dry drunk is linked to fearThe Psycho-Dynamics of the ‘’Dry Drunk”

The term “dry drunk” is used by alcoholics to describe an emotional state with which they must cope while maintaining sobriety over an extended period. This emotional state is characterised by depression, impatience, intolerance, irritability, nervousness, occasional confusion, and an irrational desire to resume drinking.

Avoidance of people is the most characteristic behaviour of the ‘dry drunk’. Unavoidable contacts being handled with sarcasm and personal criticism.

Some alcoholics experience broad alterations of physical activity during the period of the “dry drunk”.

Dry drunks occur irregularly and diminish in frequency as the period of the sobriety extends. The duration of the dry drunk varies from one hour to a period of from two to four months. The feeling of depression accompanying the dry drunk is frequently so intense that suicide is contemplated and occasionally planned.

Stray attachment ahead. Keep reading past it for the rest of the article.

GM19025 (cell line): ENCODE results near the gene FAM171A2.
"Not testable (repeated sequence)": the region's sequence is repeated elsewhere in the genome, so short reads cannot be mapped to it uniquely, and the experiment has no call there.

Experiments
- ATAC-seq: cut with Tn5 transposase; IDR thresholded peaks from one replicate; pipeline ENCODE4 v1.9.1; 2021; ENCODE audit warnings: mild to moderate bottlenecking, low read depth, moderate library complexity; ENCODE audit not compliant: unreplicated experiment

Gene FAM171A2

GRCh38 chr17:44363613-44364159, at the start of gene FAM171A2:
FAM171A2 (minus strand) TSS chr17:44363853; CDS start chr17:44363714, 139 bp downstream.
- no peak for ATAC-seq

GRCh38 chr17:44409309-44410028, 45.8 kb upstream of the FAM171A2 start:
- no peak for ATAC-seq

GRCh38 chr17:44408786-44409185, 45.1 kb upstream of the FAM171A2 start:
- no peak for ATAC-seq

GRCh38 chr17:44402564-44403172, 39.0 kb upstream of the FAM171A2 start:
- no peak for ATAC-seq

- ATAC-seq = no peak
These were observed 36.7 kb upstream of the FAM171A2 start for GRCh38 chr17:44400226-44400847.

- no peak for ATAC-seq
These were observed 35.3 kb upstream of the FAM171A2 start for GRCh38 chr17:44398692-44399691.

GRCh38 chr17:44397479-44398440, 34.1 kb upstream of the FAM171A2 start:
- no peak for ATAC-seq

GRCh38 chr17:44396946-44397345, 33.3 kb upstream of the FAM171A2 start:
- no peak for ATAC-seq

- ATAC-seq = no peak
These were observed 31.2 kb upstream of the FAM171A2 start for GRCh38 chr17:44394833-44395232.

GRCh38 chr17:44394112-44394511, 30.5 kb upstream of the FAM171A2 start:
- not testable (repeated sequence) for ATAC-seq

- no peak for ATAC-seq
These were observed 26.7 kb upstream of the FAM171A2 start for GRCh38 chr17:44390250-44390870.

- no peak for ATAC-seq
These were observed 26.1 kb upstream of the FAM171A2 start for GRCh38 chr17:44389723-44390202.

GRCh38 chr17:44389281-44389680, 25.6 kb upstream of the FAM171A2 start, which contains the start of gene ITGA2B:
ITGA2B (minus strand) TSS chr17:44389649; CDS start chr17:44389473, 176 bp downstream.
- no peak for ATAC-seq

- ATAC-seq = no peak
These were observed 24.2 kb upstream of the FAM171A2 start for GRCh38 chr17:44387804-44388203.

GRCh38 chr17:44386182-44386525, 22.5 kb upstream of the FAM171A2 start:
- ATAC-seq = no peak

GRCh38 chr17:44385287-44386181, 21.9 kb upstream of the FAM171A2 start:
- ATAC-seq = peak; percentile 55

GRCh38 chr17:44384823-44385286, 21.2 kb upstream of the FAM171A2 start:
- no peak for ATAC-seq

Problems of “inner life” seem to be the most potent cause of the dry drunk although some alcoholics attribute this condition to a combination of home life, job life and inner life. The dry drunk seems related to the negative mood swings of an alcoholic. Each dry drunk is usually preceded by the same feeling which the alcoholic experienced just prior to his first dry drunk, for example, frustration and fatigue. The dry drunk almost invariably precedes a “slip” or resumption of drinking after a period of sobriety.

Attendance at meetings of Alcoholics Anonymous and consulting members of this organisation outside of meetings are effective means of combating dry drunks while the use of drugs to dispel the moods and feelings of this condition is minimally effective. Spouses and other members of the family, friends not in AA and non understanding persons are least helpful during a dry drunk.

Success in combating the dry drunk contributes to the security of the alcoholic’s sobriety and is accompanied in most instances with improvement in financial status. Each success helps in the ongoing emotional development of the alcoholic.

Related Reading:

Under the Influence: A Guide to the Myths and Realities of Alcoholism
The Recovery Book
12 Stupid Things That Mess Up Recovery: Avoiding Relapse through Self-Awareness and Right Action
Alcoholics Anonymous: Reproduction of the First Printing of the First Edition